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Design software (TurboCad)

Discussion in 'Software' started by loftus75, 18 Apr 2004.

  1. loftus75

    loftus75

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    It's been some time since I made a contribution to the forum so thought I might talk about my latest venture into design software.

    For the true DIY anoraks the process of project follows a pretty continuous line.

    The thought....this is that stage when you have a moment of inspiration and that deep seated feeling you must manufacturer, replenish, refurbish or build.

    The design....for years I used the fag packet approach, after all it worked for my forefathers, and though the outcomes of their efforts had that hand crafted DIY look, something which was never fully appreciated by their wives or partners, the thing they built worked. What more could you ask for?

    Today our wives or partners are not satisfied with mere function. No, our creations must meet their strict criteria of design, that is, our creation must not just do the job but must be a unique work of art.

    Fine. But I'm not an artist, while I take pride in my efforts, like my forefathers, years of experience and on the job training has left me ill equipped for the concept of design.

    However, for the likes of me, there are software packages available that make being a Frank Lloyd Wright (hope I've got his name correct), easier.

    I say 'easier', not easy. Most CAD programs use a language that would challenge a structural engineer or architect. When you first install and open TurboCad this is true. The tutorials are written in Swahili, at least that was my first impression. Still if you are persistent you will eventually overcome the language barrier. Little by little terms like, Vertex or X, Y, Z positions will become clear. Soon you will understand why that irritating error chime keeps sounding when you try and draw a straight line.

    Then one day you will be in a position to draw out your entire project, you will be able to make your build mistakes on paper instead of when using your saw. You will be able to astonish your local timber merchant with your cut lists and drawings. Of course the timber merchant will want nothing to do with you at this point, after all, he/she won't be able to blame you when he carves up your expensive piece of veneered MDF incorrectly, without a drawing any cut he makes is your fault, with a drawing he has no excuse, besides where's the adventure in having a drawing? :rolleyes:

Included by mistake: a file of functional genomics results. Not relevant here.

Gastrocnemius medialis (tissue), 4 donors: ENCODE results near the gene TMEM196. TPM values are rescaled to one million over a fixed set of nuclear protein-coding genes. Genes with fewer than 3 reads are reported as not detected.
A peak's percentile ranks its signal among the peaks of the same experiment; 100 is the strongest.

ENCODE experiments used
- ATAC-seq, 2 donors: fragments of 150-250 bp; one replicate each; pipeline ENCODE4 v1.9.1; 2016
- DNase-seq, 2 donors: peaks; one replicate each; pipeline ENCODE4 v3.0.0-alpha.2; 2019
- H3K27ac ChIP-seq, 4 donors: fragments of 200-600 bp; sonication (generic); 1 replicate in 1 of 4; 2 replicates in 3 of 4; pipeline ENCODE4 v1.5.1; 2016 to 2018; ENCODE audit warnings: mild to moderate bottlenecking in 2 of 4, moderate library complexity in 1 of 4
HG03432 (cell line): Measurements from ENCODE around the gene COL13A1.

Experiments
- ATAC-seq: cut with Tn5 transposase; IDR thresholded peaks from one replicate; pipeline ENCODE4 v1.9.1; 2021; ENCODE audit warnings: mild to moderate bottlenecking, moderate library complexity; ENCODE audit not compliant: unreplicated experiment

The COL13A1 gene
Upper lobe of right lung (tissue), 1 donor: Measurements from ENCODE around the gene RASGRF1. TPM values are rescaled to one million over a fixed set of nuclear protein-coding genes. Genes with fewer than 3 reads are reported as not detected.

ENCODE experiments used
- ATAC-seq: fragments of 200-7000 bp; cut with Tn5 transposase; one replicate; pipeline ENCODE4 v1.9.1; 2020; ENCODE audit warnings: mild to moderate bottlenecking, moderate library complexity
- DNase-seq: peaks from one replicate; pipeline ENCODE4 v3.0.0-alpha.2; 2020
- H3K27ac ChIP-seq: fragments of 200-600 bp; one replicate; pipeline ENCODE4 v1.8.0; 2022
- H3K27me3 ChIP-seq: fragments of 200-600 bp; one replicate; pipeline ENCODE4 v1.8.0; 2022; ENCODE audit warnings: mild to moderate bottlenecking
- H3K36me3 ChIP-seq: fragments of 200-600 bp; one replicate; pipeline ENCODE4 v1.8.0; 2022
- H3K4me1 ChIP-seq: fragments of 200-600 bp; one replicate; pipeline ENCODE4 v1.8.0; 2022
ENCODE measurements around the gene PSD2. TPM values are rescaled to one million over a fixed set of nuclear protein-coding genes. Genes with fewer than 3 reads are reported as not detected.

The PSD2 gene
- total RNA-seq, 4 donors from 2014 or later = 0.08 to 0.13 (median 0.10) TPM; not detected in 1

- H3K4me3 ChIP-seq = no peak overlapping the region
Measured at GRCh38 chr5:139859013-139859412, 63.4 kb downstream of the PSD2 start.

So back to TurboCad. My impression is you will need persistence, lots of it. Particularly if you've not used a CAD package before. I've been using Floorplan for years now and find it extremely useful for the large projects. This has been only slightly helpful while learning TurboCad, even though the Software company, IMSI manufacture/supply both FloorPlan and TurboCad.

    If I were to have one piece of advice about the program it would be, come to understand where you are in the virtual world. It's easier if I explain this by example;

    Imagine you are in a room 10x10x10, in the middle of this room there is a cube 1x1x1. You are standing in the north east corner, if you were to draw this out on paper which corner would you be? This is the crux of the program, you need to be able to draw in 2D while understanding where your drawing will appear in 3D.

    If this description has put you off learning CAD, then I have saved you about £80. On the other hand, if you recognise the value of a well planned project and are determined, TurboCad is an affordable and very useful program once understood. With it you can design everything from a walking stick to a house, you can view your designs in 2D and 3D. Once learned you can turn out a full set of plans in hours, saving you days of guess work and mis-cuts. Beyond this, your wife or partner will elevate you to the position of DIY god, your words will by the last word on the subject of DIY, you will be the Man!.....

    If you interested to learn more you can visit here
    ......if you are using another type of CAD program I'd be interested to hear about it
     
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  3. Big_Spark

    Big_Spark

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    AutoCad from Autodesk, full structural, electrical and mechanical plug-ins.

    But then it did cost the company about £6K all in with tutorials etc.
     
  4. loftus75

    loftus75